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The Episcopal Church of St. John Baptist 200 Main St., Thomaston, Maine 04861
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Prayer Takes Time
By the Rev. Peter Jenks
It takes about twenty seconds to say the Lord’s Prayer. In many places it is expected that a Sunday service be approximately one hour, weddings no more the 45 minutes. There is always a time element to saying one’s prayers. Whether it be the few minutes before one goes to sleep, or the sporadic petitions we make throughout the day, or the extended prayers one holds onto in the waiting room outside a surgical unit. Generally, though, we think of praying as a set and often short piece of time; a grace before a meal, a prayer before one leaves a friend in a hospital, a blessing or a thought offered to God in response to a need or longing.
But to wade deeper into the realm of prayer, one needs to take time. Prayer takes time. To move beyond the platitude of a politician offering “thoughts and prayers”; to engage in a relationship with God that is not simply asking for God to keep us safe, healthy and of sound finances in our current habits; to commit oneself to the deeper benefits of prayer, one needs to take time. Like sleep, it is one thing to fall asleep, but the extended time of sleep is what rejuvenates our body.
It takes time in prayer to move beyond our hardships, handicaps and problems and to see them as the source of our strength. It takes time in prayer to move us from our wounds, hurts and humiliations and to see those experiences as the seed for healing, strength and wholeness. It takes time in prayer to let go of our worry and anxiety and to enter into a land of trust and confidence in the grace of God’s timing. It takes time in prayer to let go, and then to let go again, and after we take back what we let go of, to let it go again, trusting God with what we cannot manage anymore.
It takes time and innumerable repetitions to not only know the words to our prayers, but to have our lives become a part of the prayers and the prayers to become a part of our lives. A mother will spend hours of time watching her child, noticing the changes in a child’s life, and in doing so becomes the familiar and foundation for the child, and the child woven into the fabric of the mother.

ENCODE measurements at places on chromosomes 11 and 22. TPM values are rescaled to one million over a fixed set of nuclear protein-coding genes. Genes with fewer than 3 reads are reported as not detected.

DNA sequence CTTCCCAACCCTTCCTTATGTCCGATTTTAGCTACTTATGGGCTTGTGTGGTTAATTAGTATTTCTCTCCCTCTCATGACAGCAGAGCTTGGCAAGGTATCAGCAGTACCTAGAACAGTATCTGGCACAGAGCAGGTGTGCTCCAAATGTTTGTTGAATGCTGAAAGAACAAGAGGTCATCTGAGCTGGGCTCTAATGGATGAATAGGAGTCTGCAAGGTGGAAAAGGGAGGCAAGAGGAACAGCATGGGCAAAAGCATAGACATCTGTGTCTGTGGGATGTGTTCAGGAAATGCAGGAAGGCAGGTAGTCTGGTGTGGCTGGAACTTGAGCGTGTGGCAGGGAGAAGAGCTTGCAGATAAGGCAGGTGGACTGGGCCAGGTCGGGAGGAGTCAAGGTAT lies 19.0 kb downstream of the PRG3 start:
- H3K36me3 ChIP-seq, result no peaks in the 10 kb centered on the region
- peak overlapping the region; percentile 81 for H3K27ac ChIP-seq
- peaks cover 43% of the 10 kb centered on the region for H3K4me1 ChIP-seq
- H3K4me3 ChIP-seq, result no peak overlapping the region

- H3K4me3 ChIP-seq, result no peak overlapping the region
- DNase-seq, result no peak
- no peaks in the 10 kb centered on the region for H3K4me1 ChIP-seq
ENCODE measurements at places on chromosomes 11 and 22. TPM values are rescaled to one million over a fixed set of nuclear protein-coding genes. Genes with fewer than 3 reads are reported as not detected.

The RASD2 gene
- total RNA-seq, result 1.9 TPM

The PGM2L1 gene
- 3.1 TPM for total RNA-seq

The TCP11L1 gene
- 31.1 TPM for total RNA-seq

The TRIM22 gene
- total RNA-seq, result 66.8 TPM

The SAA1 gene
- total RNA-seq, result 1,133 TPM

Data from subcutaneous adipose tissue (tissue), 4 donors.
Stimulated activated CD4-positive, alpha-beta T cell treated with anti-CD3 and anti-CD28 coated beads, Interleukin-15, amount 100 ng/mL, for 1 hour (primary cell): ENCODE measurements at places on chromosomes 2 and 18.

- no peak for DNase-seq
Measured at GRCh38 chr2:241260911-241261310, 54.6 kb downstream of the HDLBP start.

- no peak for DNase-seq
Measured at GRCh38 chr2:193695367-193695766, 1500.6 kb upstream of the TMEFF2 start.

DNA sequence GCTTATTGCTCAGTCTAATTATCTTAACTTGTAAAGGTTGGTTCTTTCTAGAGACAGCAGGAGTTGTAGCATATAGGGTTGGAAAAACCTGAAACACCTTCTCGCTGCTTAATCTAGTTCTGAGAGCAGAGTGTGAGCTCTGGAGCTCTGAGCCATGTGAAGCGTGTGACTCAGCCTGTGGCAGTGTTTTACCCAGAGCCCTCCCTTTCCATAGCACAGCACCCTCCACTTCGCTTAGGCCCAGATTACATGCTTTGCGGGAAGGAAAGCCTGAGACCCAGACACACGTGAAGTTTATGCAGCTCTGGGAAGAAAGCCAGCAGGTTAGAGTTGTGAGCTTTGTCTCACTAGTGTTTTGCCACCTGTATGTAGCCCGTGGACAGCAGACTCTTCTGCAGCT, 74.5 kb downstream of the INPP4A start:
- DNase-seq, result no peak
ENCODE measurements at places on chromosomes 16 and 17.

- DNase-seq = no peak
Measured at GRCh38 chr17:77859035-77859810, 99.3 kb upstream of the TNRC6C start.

We often will take more time watching or reading the news than taking time to delve into the vast ocean of prayer. And, yet, the turmoil of our culture and news are often like a riptide carrying us away in emotional distress. The strength and effort of prayer is to not fight the riptide, but swim across it, focusing on the actions of the holy and not the flashy secular headline. Taking time in prayer is a slow process that trains us and eventually changes us. Like the desire to lose weight, a quick diet might lose some pounds quickly, but a change in diet and lifestyle will take time.
To take the time to pray is to establish a bond, a sense of home and a belonging to who we are and from where we come. The continued familiarity of the words, breath, and spiritual awareness creates a familiar experience with the world in a new way. And in this new familiarity we slowly find changes occurring without our immediate awareness of them. Extended time in prayer moves us beyond lists of petition toward deep thanksgiving; above the wonder of thanksgiving to the awe of worship; and through the majesty of worship to a unity of purpose of which the very power of life and light is ignited. Prayer takes time, from the simple twenty seconds of a single prayer to the extended and cumulative breathing in and out of life every day. To become conscious of our time in prayer, of our journey and stories that have emerged through prayer, and of the effects of prayer on us is to become conscious of the subtle movements of life.
As I age, it is evident that time is accelerating at a more rapid rate. Yet, as I age in prayer, I find that time slows and I become more connected to the past, present and future. It is in the time of prayer that I slowly move to the place where there is no more time at all, the point where all time is captured, just as the living, the dead, and those yet to be born are all found together. Space and the ocean depths are seen as the final frontiers of exploration. I would propose that to explore any frontier left unspoiled we need to travel to and through it in prayer to discover the true treasures hidden therein. And at that place we can utter our eternal, Amen.